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ESR/EFRS - Patient safety in medical imaging
Education EuroSafe Imaging Medico-legal Professional Issues Physics in Medical Imaging
Saturday, March 2, 16:00 - 17:30
Room: C
Type of session: Joint Session of the ESR and EFRS
Topic: Education, EuroSafe Imaging, Medico-legal, Professional Issues, Physics in Medical Imaging
Moderators: A. Brady (Cork/IE), J. McNulty (Dublin/IE)

EuroSafe Imaging and the European Basic Safety Standards Directive: progressing patient safety
G. Frija; Paris/FR
Learning Objectives

1. To explore the aims and objectives of EuroSafe Imaging and its achievements to date.
2. To appreciate aspects of the Basic Safety Standards Directive, which will further progress patient safety.
3. To consider what the future holds for EuroSafe Imaging.


EuroSafe Imaging is the European Society of Radiology’s flagship initiative for promoting quality and safety in medical imaging. Launched in 2014, EuroSafe Imaging leads numerous activities to support and strengthen medical radiation protection across Europe through the implementation of the 13 actions of its Call for Action 2018. Among other activities, EuroSafe Imaging has provided guidance and practical tools to support compliance with the European Commission Directive 2013/59/Euratom (“Basic Safety Standards Directive”), which lays down basic safety standards for protection against the dangers arising from exposure to ionising radiation. It entails substantial new requirements in various areas, e.g. improving the protection of patients in medical imaging procedures, improving the protection of workers, and improving the protection of the public in particular from natural radiation sources. The Directive entered into force in February 2018. This talk will present the EuroSafe Imaging initiative, its achievements to date and future activities. Moreover, it will provide an overview of the BSS Directive and its contribution to promoting patient safety in medical imaging.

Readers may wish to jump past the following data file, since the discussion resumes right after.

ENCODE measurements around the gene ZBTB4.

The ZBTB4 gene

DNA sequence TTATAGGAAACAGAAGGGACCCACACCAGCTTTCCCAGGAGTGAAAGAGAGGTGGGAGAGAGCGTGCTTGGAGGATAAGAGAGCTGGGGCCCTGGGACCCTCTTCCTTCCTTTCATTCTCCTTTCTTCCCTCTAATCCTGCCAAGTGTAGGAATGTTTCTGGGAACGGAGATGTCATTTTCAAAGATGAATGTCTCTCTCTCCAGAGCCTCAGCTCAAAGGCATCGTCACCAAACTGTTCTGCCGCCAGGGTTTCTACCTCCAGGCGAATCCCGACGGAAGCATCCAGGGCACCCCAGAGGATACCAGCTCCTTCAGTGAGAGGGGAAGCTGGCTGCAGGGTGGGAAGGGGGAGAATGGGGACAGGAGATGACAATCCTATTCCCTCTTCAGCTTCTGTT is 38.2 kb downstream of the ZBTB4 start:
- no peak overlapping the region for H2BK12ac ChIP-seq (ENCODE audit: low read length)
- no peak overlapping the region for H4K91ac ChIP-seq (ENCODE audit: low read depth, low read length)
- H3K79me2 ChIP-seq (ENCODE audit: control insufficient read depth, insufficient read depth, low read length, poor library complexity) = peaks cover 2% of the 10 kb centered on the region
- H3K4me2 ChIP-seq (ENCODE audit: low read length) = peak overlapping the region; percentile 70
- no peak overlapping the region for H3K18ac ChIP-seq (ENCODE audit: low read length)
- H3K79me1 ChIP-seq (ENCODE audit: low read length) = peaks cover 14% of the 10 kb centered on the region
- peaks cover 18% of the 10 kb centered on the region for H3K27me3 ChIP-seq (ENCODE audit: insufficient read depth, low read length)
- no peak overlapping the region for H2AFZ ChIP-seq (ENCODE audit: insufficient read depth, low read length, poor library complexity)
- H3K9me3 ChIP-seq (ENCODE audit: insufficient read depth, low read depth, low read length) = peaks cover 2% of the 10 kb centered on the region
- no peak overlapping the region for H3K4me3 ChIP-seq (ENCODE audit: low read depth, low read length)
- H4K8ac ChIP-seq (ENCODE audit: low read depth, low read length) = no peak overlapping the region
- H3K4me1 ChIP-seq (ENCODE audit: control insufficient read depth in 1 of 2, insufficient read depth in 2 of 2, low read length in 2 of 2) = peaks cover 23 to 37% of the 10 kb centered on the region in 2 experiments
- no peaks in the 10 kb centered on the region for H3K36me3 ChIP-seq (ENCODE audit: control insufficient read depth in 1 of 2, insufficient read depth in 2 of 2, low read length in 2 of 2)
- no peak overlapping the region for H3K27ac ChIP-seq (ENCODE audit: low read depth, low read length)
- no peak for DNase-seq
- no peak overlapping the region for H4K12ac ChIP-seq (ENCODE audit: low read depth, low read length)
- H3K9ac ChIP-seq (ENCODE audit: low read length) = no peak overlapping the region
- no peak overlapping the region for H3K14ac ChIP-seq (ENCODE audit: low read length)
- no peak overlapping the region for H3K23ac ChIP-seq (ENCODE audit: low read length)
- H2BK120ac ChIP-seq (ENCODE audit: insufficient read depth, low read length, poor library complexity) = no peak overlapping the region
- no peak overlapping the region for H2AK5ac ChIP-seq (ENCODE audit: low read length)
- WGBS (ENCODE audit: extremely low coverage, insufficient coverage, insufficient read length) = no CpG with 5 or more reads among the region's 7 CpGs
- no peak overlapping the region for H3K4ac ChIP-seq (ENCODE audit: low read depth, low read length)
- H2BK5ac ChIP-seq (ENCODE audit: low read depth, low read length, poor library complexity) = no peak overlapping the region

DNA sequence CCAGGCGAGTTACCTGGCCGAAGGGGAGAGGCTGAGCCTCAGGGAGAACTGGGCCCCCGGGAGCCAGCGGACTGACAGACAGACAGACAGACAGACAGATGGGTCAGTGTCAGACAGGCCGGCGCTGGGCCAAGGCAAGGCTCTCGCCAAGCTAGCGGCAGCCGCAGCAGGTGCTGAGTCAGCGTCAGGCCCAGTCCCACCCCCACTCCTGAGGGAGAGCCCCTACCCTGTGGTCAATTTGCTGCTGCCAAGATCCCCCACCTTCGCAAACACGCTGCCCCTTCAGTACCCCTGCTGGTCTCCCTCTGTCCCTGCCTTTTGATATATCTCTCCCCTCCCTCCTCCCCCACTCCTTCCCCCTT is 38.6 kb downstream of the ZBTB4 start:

Patient safety: beyond radiation protection
K. B. Azevedo; Faro/PT
Learning Objectives

1. To appreciate the scope of patient safety related to medical imaging services.
2. To consider a selection of examples of patient safety beyond radiation protection, optimisation and justification.
3. To explore the important roles of radiographers and radiologists in working collaboratively to best ensure patient safety.


Patient safety is a broad field of knowledge and intervention and can be divided into three domains namely: structural factors; processes; and outcomes. Medical imaging services receive a considerable number of patients every day that undergo several number of different procedures. It is important to highlight that each procedure has a potential to cause harm to the patient and this potential is present even before the first contact with the patient and ends after the last contact with the patient. It is clear that the leading objective of an imaging service is to diagnose and treat the patient, but at the same time do no needless damage. To increase patient safety the first step is to make it an institutional cultural theme. Beyond radiation-related issues, patient safety can be affected by the importance given by the management to this subject, communication, feedback and non-punitive response to error, adequate staffing, infection control, adequate continuous professional development, handoffs and transitions, and teamwork in the imaging service and with other units, such as inpatient wards, and the imaging services. The radiographer and the radiologist are key elements in the medical imaging services. To receive and prepare the patient, to perform the exams, from their programming, their execution, their quality evaluation and to diagnose and treat the patient, there are several factors that may influence patient safety, not only at the imaging service level but also at the whole healthcare institution level.

Value-based imaging and patient safety
A. Brady; Cork/IE
Learning Objectives

1. To learn about the developing model of value-based healthcare.
2. To appreciate how and why radiology should be included in this model.
3. To understand how this may impact upon patient safety.